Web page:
ArcticNet: an Integrated Regional Impact Study of the Coastal Western Canadian Arctic.
Principal Investigator: Fortier, Martin (8)
Licence Number: 15213
Organization: ArcticNet
Licenced Year(s): 2013 2012 2011 2010 2009 2007 2006 2005 2004
Issued: Mar 08, 2013

Objective(s): To study on a long-term basis how climate induced changes are impacting the marine ecosystem, contaminant transport, biogeochemical fluxes, and exchange processes across the ocean-sea ice-atmosphere interface in the Canadian Arctic Ocean.

Project Description: The central aim of the ArcticNet marine-based research program is to study on a long-term basis how climate induced changes are impacting the marine ecosystem, contaminant transport, biogeochemical fluxes, and exchange processes across the ocean-sea ice-atmosphere interface in the Canadian Arctic Ocean. Ultimately, the knowledge generated from this multi-year program will be integrated into regional impact assessments to help decision makers develop effective adaptation strategies for the changing coastal Canadian Arctic. This initiative aims at increasing the diversity, temporal and spatial coverage of environmental data collected by the ArcticNet network.

The ArcticNet marine-based research program is carried out from the Canadian research icebreaker CCGS Amundsen. The multi-year sampling program is developed around 3 main research components: 1) a meteorology, ocean & sea ice component; 2) a marine resources and environment component; and 3) a geology/bathymetry component.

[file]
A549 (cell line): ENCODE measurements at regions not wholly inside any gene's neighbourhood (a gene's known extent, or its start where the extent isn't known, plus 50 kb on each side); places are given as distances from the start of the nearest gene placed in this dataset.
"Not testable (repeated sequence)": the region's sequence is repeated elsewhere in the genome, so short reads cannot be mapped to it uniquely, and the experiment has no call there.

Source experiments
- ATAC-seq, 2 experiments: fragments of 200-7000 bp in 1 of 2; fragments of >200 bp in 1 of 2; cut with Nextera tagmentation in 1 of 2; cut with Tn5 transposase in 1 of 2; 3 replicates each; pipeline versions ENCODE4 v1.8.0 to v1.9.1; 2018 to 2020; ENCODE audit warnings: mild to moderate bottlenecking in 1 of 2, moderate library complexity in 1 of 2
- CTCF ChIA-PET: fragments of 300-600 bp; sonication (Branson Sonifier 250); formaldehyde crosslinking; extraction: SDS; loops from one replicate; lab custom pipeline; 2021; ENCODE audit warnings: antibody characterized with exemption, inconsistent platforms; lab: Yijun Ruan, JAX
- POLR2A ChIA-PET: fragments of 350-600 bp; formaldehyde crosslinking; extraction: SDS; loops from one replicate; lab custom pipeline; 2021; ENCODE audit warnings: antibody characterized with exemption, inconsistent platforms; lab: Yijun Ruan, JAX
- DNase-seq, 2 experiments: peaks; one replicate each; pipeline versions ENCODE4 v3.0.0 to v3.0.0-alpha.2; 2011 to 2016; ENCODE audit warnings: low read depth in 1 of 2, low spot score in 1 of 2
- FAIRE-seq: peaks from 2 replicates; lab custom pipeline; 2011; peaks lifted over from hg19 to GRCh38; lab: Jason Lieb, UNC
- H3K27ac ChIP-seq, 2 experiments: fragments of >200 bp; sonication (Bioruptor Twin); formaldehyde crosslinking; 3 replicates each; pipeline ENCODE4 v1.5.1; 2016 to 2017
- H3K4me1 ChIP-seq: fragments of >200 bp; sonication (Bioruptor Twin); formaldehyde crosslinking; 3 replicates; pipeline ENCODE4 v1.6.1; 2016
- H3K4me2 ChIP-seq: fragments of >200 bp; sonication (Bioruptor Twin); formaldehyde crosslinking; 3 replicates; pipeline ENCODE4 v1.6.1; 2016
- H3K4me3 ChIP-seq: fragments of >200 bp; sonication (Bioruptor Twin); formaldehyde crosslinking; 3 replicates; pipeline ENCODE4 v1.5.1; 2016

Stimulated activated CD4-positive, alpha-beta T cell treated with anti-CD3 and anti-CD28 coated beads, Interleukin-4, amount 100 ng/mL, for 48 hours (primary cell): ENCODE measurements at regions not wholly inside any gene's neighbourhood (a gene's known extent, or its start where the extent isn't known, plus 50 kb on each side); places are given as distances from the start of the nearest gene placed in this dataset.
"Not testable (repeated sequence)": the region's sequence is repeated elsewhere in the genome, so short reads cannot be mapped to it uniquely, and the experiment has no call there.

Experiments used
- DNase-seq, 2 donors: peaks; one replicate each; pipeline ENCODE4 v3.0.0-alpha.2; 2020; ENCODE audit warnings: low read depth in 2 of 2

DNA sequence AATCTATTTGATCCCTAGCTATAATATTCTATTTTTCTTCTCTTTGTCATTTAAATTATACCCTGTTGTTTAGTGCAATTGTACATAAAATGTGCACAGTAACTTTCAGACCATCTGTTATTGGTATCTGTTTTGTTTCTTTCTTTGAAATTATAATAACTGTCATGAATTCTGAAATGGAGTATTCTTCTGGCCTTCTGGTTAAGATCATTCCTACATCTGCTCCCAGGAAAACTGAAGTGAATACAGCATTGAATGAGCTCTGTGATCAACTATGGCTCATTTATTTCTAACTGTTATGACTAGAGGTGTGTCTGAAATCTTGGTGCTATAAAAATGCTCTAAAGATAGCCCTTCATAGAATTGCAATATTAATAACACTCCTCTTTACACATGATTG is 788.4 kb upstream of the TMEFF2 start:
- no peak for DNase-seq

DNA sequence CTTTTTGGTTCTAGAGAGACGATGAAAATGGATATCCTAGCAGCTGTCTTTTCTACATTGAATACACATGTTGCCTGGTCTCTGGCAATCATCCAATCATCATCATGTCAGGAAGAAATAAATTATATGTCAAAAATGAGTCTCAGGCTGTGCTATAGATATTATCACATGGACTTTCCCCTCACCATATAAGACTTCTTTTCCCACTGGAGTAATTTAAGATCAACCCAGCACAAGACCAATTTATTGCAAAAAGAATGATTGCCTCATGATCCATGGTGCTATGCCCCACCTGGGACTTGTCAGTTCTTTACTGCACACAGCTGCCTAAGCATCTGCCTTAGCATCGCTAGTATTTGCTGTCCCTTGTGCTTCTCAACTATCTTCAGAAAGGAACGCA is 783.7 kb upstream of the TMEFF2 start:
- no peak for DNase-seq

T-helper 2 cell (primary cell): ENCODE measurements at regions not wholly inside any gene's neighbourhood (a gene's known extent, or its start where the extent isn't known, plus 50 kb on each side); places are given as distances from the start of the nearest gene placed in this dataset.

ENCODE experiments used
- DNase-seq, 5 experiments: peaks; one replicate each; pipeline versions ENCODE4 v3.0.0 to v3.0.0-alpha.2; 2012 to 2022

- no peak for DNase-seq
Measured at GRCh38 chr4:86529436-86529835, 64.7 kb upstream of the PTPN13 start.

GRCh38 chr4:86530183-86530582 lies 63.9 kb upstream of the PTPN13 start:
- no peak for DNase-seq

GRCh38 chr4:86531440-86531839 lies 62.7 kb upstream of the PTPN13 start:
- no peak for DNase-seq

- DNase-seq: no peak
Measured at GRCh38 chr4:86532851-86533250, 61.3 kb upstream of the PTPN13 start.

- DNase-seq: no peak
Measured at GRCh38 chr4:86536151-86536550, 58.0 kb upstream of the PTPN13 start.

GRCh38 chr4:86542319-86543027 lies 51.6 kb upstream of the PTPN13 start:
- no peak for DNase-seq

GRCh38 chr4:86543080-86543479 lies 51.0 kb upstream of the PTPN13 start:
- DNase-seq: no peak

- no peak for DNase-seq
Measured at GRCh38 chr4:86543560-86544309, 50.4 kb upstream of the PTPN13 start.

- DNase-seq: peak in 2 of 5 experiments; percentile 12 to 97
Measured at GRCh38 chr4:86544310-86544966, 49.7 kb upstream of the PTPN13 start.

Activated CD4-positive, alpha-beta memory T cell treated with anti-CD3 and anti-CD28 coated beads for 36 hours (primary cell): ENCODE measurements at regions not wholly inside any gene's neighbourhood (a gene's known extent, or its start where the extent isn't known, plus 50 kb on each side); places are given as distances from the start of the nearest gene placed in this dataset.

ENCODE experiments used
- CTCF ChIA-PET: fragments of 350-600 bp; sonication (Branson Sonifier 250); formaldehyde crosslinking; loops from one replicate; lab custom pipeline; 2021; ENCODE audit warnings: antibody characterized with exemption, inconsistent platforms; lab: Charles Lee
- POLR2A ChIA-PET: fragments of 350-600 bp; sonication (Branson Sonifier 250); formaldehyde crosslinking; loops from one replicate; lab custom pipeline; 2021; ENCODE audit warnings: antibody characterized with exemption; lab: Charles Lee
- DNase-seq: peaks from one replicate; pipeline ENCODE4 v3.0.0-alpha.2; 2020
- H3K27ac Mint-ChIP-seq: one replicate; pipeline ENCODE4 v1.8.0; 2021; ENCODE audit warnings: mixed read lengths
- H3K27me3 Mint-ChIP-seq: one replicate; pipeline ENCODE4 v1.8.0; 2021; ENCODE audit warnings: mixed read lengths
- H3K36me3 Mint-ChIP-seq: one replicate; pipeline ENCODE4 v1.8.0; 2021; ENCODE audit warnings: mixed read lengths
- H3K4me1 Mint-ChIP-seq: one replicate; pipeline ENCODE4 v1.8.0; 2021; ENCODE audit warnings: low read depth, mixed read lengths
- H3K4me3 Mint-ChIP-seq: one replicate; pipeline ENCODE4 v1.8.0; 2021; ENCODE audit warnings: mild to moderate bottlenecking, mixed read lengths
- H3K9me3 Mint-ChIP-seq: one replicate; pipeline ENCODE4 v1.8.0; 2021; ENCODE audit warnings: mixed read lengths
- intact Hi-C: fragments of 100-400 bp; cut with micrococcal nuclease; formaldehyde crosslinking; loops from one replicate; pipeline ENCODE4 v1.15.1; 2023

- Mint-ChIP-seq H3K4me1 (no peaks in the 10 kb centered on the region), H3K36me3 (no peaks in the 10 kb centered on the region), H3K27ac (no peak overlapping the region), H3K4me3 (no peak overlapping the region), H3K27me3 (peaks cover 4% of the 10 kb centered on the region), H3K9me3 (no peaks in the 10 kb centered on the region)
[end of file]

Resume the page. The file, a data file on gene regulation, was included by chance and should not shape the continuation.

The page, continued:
1) Meteorology, ocean & sea ice component

Objective and purpose:
The general objective of this research component is to collect data on the ocean-sea ice-atmosphere (OSA) interface over a range of time and space scales, focusing on spatial and temporal variability over diurnal, seasonal and inter-annual time scales.

Field work and sampling:
A CTD/rosette sampler will be deployed at each sampling station to determine continuous profiles of temperature, salinity, light transmittance, fluorescence, pH and oxygen. The sampling stations will be complemented by surface measurements (salinity, temperature and chlorophyll a, fluorescence), continuously monitored along the ship’s track by using water sampled through a water intake located in the hull of the ship. Underwater currents and meteorological conditions are also monitored continuously using, respectively, a haul-mounted current meter, and a meteorological tower located at the bow of the ship. Contaminants (especially mercury and hexachloro-cyclo-hexanes) will also be measured in the water to study their movements through the ecosystem.